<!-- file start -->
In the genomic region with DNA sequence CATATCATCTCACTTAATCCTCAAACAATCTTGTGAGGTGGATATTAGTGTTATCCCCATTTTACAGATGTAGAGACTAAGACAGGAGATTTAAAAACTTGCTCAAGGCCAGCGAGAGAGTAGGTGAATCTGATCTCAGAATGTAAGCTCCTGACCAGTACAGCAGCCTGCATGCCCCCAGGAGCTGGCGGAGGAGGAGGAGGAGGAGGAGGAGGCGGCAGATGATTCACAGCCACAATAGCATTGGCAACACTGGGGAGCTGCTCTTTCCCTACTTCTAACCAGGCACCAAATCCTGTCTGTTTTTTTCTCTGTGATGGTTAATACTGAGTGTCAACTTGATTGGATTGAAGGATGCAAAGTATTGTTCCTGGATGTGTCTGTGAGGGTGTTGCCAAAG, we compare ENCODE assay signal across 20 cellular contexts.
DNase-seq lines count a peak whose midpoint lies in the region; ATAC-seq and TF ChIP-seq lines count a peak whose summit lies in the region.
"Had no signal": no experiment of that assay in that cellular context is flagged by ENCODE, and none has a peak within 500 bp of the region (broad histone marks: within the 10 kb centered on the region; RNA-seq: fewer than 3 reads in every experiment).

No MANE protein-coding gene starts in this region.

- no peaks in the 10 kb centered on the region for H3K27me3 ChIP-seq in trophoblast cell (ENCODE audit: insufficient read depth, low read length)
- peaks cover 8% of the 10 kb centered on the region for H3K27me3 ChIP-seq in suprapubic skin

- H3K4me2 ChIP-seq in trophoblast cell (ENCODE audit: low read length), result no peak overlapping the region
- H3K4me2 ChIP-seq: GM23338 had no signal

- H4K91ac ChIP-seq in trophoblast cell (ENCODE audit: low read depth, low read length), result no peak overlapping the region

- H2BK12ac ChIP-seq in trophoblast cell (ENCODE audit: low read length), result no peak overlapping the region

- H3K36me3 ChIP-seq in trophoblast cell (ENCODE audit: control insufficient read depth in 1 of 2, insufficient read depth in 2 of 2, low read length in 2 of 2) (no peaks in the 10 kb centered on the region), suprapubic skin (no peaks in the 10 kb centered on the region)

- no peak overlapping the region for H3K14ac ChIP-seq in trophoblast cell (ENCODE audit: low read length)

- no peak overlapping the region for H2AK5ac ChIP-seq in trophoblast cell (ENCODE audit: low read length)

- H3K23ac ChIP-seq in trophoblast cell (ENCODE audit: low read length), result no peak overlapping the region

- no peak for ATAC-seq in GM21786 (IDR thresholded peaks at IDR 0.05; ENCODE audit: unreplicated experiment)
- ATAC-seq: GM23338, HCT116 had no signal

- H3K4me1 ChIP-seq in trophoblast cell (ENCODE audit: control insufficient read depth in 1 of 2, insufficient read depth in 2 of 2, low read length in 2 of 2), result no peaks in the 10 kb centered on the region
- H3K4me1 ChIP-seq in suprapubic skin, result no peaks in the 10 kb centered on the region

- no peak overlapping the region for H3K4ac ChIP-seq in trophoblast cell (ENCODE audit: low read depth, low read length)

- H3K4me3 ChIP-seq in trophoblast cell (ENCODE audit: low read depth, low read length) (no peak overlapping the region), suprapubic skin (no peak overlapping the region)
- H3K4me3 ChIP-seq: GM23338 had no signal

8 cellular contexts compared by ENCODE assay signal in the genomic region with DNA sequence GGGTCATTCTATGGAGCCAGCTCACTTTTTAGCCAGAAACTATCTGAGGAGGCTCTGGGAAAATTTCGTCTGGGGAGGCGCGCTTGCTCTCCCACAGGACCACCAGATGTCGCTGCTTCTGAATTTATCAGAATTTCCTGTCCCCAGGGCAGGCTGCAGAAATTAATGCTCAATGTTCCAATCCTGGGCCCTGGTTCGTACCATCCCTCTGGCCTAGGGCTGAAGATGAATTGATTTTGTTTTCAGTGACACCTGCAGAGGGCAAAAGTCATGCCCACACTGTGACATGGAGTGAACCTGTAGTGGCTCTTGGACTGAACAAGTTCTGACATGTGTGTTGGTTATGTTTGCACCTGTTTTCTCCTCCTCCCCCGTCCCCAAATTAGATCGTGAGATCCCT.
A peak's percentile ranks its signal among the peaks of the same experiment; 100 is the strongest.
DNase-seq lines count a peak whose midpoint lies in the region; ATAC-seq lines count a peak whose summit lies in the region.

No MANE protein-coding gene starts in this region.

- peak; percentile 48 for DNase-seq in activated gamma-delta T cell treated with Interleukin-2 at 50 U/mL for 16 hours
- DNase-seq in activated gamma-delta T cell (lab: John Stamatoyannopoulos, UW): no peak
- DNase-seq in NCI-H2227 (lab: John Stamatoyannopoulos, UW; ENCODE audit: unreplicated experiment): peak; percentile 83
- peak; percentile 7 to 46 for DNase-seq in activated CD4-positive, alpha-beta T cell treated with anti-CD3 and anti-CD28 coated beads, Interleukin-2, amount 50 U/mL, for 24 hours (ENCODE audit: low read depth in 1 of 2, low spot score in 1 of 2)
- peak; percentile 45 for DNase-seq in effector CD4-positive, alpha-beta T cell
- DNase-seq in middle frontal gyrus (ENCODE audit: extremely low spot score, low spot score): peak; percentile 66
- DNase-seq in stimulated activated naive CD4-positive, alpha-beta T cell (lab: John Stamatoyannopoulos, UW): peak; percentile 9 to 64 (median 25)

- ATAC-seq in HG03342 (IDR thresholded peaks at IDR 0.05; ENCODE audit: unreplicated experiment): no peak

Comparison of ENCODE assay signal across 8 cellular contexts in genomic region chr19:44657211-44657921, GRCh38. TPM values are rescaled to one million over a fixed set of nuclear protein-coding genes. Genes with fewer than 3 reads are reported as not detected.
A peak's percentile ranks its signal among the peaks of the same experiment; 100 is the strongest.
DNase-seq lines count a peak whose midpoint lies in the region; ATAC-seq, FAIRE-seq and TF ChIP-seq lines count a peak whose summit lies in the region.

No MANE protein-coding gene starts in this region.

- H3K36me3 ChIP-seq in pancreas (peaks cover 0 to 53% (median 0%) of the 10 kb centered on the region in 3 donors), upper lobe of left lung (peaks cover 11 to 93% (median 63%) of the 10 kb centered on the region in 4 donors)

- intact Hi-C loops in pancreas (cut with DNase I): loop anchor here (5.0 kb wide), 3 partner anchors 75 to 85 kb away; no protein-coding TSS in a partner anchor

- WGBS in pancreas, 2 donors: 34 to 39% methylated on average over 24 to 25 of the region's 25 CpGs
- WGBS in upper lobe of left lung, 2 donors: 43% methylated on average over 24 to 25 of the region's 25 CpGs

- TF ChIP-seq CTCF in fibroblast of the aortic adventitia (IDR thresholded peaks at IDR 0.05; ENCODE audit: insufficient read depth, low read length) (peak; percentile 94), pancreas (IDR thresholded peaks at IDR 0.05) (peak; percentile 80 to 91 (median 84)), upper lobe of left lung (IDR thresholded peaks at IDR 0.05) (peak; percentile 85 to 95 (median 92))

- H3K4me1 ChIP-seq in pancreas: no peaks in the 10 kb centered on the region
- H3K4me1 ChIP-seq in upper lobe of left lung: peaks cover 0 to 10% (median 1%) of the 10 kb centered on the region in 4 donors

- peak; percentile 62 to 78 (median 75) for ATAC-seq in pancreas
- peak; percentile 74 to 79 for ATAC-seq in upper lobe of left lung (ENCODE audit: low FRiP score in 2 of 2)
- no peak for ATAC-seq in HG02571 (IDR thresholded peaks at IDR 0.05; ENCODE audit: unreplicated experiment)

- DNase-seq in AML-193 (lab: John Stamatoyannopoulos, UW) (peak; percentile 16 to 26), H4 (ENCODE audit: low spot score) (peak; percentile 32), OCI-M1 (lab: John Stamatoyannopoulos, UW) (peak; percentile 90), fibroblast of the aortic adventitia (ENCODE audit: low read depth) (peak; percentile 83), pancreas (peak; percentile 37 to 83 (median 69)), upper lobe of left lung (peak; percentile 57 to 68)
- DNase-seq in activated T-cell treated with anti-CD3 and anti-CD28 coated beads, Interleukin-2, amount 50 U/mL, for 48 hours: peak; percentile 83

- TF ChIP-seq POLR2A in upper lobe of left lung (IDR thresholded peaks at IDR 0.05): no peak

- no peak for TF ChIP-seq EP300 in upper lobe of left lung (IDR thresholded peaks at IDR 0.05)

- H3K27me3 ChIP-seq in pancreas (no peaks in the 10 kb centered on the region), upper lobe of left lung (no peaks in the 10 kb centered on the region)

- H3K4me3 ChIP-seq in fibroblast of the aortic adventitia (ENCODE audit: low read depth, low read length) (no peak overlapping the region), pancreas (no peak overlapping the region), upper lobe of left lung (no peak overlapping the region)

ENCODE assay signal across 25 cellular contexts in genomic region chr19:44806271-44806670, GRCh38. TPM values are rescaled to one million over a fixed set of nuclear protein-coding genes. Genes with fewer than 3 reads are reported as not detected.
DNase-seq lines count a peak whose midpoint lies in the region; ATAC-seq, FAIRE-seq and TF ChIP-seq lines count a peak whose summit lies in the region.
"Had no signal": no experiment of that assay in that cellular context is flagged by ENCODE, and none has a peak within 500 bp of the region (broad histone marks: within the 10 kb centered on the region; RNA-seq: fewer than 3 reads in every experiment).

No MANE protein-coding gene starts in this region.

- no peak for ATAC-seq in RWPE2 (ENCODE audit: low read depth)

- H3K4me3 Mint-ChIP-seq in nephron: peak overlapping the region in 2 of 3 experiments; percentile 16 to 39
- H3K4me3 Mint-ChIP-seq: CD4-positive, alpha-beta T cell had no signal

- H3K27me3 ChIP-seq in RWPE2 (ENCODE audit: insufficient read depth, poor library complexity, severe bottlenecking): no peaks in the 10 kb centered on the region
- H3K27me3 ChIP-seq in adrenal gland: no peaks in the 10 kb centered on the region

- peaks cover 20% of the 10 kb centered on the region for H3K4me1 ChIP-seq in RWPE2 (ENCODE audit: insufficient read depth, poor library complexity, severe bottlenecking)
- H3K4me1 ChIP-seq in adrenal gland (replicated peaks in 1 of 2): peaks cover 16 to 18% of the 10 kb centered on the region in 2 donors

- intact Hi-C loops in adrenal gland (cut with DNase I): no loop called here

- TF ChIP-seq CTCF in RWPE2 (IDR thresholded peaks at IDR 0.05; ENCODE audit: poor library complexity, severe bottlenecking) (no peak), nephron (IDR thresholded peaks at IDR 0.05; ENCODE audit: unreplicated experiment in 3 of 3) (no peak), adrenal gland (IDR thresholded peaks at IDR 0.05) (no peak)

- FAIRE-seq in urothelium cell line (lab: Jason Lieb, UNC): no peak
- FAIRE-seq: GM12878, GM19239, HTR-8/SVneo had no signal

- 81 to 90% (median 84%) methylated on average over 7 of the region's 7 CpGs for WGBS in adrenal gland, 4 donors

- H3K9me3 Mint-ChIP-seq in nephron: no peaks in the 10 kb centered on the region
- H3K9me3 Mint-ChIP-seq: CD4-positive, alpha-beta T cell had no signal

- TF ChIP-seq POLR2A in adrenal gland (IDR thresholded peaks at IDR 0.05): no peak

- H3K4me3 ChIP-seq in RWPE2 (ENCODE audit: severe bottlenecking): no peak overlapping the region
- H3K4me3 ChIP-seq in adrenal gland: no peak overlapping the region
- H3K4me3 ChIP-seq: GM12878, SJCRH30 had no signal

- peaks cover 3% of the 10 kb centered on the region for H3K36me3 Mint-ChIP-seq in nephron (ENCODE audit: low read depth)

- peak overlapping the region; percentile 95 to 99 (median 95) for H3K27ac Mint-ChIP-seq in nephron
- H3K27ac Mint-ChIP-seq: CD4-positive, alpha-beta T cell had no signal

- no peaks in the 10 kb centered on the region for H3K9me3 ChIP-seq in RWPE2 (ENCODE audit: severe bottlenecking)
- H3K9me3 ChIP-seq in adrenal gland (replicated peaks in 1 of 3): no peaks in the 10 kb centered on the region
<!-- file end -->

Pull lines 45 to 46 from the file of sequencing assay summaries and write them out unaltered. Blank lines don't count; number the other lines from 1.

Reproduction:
- peak; percentile 62 to 78 (median 75) for ATAC-seq in pancreas
- peak; percentile 74 to 79 for ATAC-seq in upper lobe of left lung (ENCODE audit: low FRiP score in 2 of 2)